Sunday, July 4, 2010

Plum diddly-dum

Greetings from a very wet and soggy Shanghai. It's "plum rain" season again and rainy it has been. I narrowly avoided a proper soaking this afternoon when returning from a quick shopping run on my bike. Sunshine on departure then the heavens opened and a dumped a ocean of water in a matter of minutes, just as I pulled back into my lane. As much as they're incredibly inconvenient, I do kind of like these freak storms that appear out of nowhere, though they have caught me out in the past - never advisable to wear a white dress at this time of year.

Anyway, all is well. I started my new job at the beginning of June and so I'm now one month in. It's a six month contract as a web editor for and Ctrip is the behemoth of the travel scene in China and with some 7000 employees in Shanghai alone, they are the biggest travel agent around. I work mainly on editing the activities and tours out of Chinglish and into English and a few other bits and bobs. Chinatravel is a smaller but more fun fish and basically covers all corners with anything and everything related to travel in China apart from selling stuff. We send you to Ctrip for all that.

Flo is working hard getting things in order to get his business up and running and has a few potential projects on the boil (anyone looking import/export or start doing business with this part of the world, feel free to get in touch!). Ona completely unrelated note, he's been up in Inner Mongolia for the last five days getting involved in a bike comp called the Ghenghis Khan Mountain Bike Challenge - 250km by bike over 3 days, topped off by a half marathon on Day 4. Sounds like he survived to tell the tale and he'll be back bearing photos and a tan some time tomorrow afternoon.

Not much of great interest to report from the last month unfortunately, apart from job and work, things are going well. We've made it out to the Expo a couple of times and frankly it's a bizarre experience that I still haven't quite made my mind up about. Impressive in scale certainly, impressive in the number of people, yes. Impressive in that anyone in their right mind would queue for 8 hours to get in to the Saudi pavilion and watch a few videos with special effects? Astounding. It's incredible, queues for most of the European nations range from 1 hour (Romania anyone?) to 6 (Germany and Switzerland). The UK ranks around 2-3 hours on average but as we discovered on our last jaunt over there, there are some benefits to being a British citizen and a flash of my drivers license got us in the back door. It worked likewise for France though they were a bit more organized and actually had it printed on the special entry sign, just below the disabled, pregnant women. In fact a French passport worked better than either of the above as it gets your two mates in as well! Both pavilions were nice, though neither felt like home for either of us (maybe I'm just too tarnished with living overseas that a waxwork of Becks and some seeds from Kew Gardens just don't quite do it for me) but I have to admit the UK one is really cool to look at.

Moving on from all that pseudo-culture, I spent this afternoon shopping which is not something I often indulge in but I was spurred into action by my shoes literally falling off my feet last week. Bought in Hong Kong last year for a pittance, they were on their last legs and the rain simply finished them off. So off I went with a friend to Qipu Lu, somewhere in the vague north of Shanghai. Famous for its cheap, fast fashion, my only other experience there was in my first year here and I've never been back since. It was winter, hideously busy, hideously hot inside but bitingly cold out and the people were horrible. Probably because at the time I didn't understand the Chinese for "you can't bargain here and no, you can't try it on and no, you can't return it" that they kept shouting at me. This time I was more well prepared and with a veteran shopper. Under her expert guidance, we avoided the crowds, focused on shoes, bags and accessories and made it out with 6 pairs of shoes, two handbags and a belt for 300 RMB (about 30 quid). Ladies, you would love it. They have piles of shoes for 20 RMB a pair (which I think completely justified my purchase of two pairs of almost exactly the same blue satin flats... oops). The quality is not bad either as it's basically all stuff that is designed for export but the factories do a few extra runs at night and flog it themselves in China at considerably lower cost.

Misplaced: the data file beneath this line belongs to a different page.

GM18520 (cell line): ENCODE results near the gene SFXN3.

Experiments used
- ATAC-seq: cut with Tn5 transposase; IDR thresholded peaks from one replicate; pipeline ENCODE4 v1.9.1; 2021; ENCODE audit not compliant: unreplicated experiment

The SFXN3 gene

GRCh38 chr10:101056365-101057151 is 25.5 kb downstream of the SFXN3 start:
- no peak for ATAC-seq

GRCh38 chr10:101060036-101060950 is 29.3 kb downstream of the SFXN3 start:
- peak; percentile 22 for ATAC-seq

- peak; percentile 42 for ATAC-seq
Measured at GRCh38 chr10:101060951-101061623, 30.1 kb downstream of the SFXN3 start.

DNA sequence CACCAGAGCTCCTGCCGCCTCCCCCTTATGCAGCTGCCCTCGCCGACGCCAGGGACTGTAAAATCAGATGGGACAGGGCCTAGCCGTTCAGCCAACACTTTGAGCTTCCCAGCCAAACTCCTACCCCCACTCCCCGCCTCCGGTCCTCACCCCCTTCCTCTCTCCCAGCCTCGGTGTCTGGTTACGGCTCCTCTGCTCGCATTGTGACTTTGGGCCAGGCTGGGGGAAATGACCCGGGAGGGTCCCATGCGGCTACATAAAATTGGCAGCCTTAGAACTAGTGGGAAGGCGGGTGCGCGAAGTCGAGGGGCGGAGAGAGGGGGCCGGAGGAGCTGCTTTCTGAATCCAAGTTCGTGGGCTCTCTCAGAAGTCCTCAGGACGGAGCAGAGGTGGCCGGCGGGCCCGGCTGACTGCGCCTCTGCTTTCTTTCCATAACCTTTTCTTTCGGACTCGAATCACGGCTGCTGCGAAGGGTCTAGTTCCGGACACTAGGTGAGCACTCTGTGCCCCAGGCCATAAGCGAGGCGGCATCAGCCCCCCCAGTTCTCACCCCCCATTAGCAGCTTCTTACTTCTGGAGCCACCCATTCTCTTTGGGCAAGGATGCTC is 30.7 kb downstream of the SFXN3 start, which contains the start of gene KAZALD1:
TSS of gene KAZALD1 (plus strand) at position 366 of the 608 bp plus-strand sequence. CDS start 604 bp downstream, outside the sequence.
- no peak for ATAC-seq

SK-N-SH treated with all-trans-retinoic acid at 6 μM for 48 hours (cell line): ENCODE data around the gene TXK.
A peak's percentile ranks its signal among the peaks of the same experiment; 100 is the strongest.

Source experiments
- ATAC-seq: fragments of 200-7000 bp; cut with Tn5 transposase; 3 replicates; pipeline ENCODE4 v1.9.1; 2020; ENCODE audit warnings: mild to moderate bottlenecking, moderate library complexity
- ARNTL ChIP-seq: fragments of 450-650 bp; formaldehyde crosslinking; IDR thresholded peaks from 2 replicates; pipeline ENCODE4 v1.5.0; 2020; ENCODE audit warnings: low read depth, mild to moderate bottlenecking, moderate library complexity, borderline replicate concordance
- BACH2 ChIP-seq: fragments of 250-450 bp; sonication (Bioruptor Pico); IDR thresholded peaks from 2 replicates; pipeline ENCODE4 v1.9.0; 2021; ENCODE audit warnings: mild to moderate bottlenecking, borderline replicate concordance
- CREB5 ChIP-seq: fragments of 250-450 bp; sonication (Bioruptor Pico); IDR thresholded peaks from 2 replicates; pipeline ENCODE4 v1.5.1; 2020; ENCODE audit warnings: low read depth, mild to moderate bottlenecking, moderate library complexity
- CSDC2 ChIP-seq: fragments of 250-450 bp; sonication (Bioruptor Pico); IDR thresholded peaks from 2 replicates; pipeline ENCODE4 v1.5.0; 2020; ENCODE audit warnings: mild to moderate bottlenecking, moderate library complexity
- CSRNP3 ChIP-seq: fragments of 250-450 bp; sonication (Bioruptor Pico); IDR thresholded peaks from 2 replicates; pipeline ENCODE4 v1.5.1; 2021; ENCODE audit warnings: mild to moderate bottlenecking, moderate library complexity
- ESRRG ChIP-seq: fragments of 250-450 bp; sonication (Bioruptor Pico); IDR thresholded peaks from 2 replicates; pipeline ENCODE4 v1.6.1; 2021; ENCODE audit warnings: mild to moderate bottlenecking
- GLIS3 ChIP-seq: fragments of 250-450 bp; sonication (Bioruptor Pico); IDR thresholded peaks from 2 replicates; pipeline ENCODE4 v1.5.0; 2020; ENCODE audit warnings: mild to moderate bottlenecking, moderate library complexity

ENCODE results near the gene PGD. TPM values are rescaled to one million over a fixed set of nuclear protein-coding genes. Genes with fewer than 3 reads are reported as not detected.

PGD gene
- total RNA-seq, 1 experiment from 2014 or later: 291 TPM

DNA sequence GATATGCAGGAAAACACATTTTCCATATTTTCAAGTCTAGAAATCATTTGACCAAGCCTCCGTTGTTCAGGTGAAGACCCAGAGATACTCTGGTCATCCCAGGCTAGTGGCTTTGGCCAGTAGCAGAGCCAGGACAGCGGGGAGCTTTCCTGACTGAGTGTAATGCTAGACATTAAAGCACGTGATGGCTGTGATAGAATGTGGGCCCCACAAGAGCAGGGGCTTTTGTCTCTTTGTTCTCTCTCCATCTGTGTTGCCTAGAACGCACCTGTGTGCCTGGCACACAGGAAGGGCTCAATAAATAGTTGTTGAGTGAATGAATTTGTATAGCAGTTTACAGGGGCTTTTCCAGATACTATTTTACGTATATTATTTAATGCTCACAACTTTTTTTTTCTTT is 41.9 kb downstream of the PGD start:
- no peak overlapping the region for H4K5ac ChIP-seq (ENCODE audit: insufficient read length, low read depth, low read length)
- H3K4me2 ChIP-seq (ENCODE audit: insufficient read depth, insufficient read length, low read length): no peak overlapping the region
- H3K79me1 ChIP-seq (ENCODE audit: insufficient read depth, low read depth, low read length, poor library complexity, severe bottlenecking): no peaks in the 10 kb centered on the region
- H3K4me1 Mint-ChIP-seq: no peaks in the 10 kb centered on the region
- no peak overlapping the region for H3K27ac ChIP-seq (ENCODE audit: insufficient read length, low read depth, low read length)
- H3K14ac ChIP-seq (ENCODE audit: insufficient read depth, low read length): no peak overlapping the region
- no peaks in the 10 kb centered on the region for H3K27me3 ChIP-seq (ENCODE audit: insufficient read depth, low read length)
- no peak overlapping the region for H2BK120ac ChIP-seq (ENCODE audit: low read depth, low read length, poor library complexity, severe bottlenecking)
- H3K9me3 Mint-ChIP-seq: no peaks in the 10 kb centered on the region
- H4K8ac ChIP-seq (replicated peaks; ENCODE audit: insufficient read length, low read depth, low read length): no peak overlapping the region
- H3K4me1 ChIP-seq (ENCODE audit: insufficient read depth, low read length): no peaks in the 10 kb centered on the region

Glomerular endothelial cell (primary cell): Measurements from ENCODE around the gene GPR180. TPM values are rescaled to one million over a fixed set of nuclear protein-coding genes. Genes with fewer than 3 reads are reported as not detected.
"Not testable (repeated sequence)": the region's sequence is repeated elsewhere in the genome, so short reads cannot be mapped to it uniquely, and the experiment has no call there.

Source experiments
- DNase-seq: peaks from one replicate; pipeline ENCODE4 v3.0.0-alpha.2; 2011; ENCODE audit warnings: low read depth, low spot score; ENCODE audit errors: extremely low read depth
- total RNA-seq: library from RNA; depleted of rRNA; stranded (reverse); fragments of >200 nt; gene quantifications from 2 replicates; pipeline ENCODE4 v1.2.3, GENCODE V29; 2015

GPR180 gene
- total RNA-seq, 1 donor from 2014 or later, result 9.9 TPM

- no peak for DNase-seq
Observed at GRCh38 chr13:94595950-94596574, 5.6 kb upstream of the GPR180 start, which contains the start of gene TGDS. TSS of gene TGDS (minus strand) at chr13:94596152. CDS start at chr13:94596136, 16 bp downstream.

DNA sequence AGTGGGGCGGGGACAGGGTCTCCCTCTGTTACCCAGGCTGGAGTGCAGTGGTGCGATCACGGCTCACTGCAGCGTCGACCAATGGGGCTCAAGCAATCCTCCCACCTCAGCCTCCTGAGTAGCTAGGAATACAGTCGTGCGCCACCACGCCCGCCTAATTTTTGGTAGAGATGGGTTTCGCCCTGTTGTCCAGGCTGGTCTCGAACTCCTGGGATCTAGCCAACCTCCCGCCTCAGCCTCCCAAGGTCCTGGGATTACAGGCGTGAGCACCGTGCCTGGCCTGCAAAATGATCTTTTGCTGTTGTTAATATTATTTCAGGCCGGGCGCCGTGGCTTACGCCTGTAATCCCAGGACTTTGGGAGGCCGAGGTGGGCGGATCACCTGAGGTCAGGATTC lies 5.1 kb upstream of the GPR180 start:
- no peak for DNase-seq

On the subject of re-discovering the benefits of living in China, I've also recently become a convert to this website called which is a Chinese version of ebay that sells literally everything and, god bless google translate and my friend Jasmine, I'm now the proud owner of a pasta machine and a yogurt maker. The latter is getting considerably more use as, though homemade pasta is to die for, its kind of a pain in the ass to make (Flo will attest to this, having been assigned my sous chef and chief pasta machine handle turner - he did appreciate the results though!). The yogurt maker has already earned back its 4 pound price tag and is cooking me up a nice batch of creamy fresh yogurt as I type. Mmmm, mmmm.

Coming up we have Flo's friend Olive and his gal visiting end of next week, Flo's parent heading over end of July and for much of August and I suspect time will probably fly by till I write again. I hope anyone reading this and particularly those I know and love of course, are well and happy. Random strangers who may have come across this page and somehow kept reading to this point, well, I hope your world is rocking too.